If you’re a working parent, you’re probably feeling the pressure of work demands as well as of disciplining your kids. It’s hard. You may be feeling exhausted, but you still have to find the energy to lay down rules and ensure that they are met.
Some parents seem to do this well. They are able to set firm boundaries respectfully, without feeling like monsters and without getting in to fights with their kids. What they may have discovered, is a highly-effective method of rule-setting, known as being a “warm demander”.
Warm demanders are, as Lisa Delpit says, people who “expect a great deal of their students, convince them of their own brilliance, and help them to reach their potential in a disciplined and structured environment.”
The staff at the June Jordan School for Equity in San Francisco have developed this useful framework on how to become a warm demander.
- Believe that your child can do anything: Studies have repeatedly proved that our ability to learn comes from tapping into certain resources and not from IQ. Also, try and remain relevant to them when you’re speaking to them. For example, don’t compare them to kids in other countries or different schools. Find examples who they can relate to and who they see as similar to themselves.
- Form a mutually trusting relationship with your kids: Share (age appropriate) confidences with your child. You’ll be surprised how that will encourage them to share secrets with you too. And have a system of flexibility within limits. So that as long as they follow your rules, they can also make their own decisions. Decided what they would like to eat from a set of options, for example.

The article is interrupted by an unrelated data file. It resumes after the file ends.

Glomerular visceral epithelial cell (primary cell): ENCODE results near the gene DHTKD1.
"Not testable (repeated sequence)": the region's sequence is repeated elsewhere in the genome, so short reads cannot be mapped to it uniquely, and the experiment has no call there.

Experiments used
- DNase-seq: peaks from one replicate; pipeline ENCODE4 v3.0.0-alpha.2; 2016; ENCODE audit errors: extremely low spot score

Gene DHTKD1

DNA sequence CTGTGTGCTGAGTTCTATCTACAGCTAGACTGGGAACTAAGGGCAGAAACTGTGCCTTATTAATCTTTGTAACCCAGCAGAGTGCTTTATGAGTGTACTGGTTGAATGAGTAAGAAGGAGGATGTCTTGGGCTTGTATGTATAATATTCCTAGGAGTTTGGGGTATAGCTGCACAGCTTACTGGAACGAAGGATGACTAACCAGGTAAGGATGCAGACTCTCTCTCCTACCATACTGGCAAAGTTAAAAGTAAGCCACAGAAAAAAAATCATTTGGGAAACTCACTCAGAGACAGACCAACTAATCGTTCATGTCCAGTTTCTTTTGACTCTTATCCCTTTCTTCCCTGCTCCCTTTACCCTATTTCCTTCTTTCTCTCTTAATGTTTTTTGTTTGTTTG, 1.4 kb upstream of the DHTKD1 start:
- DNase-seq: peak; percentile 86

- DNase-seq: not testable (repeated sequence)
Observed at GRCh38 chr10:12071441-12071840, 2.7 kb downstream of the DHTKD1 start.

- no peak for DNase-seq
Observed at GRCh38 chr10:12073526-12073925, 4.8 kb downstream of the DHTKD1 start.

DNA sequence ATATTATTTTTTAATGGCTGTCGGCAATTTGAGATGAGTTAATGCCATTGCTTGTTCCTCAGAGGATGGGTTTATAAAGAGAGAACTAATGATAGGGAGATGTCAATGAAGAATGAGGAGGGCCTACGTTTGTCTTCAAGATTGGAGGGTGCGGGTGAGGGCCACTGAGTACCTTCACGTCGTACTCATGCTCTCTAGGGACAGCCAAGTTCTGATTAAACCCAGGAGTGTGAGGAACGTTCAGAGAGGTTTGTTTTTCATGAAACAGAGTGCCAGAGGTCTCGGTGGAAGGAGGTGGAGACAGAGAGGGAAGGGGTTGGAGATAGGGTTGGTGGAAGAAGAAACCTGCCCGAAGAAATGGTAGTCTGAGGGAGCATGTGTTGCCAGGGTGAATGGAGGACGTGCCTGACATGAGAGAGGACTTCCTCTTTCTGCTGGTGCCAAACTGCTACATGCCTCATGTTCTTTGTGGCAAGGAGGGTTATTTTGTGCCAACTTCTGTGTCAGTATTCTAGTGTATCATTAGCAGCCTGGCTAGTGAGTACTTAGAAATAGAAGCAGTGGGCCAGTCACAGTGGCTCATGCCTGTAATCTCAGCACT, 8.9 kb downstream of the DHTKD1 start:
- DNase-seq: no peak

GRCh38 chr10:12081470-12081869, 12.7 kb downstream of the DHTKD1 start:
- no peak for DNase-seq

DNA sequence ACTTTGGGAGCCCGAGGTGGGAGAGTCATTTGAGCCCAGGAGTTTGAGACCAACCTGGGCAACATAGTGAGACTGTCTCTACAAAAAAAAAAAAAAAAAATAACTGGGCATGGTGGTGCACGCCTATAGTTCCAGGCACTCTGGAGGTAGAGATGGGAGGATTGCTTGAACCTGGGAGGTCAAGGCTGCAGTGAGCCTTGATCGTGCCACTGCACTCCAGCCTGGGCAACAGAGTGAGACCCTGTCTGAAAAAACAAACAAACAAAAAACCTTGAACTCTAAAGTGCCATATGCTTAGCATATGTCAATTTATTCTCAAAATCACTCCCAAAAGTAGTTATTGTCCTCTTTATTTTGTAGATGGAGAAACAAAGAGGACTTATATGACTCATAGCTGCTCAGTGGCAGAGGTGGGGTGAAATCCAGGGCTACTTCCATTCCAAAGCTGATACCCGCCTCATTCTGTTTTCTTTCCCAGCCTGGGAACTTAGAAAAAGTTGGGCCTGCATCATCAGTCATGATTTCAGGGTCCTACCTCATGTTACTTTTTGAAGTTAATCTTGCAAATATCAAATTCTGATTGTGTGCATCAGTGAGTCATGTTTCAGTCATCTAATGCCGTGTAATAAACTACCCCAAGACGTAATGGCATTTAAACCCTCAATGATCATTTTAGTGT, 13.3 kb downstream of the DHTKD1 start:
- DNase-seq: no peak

- Encourage self discipline: This is hard to do. Children need to be made responsible for their own outcomes. Agreeing on certain tasks and a fair time-period in which to complete it is a good system to ensure that they take ownership.
- See mistakes in a positive light: If your child makes a mistake, talk about it. Ask what happened to make the mistake happen. Discuss if there was a possibility of avoiding the mistake. And also the lesson learned from it. Show them how to handle failure by handling your own mistakes well.
Over time, you’ll begin to see your children blossom, and you would have equipped them with invaluable skills such as sensible decision-making, and self-motivation.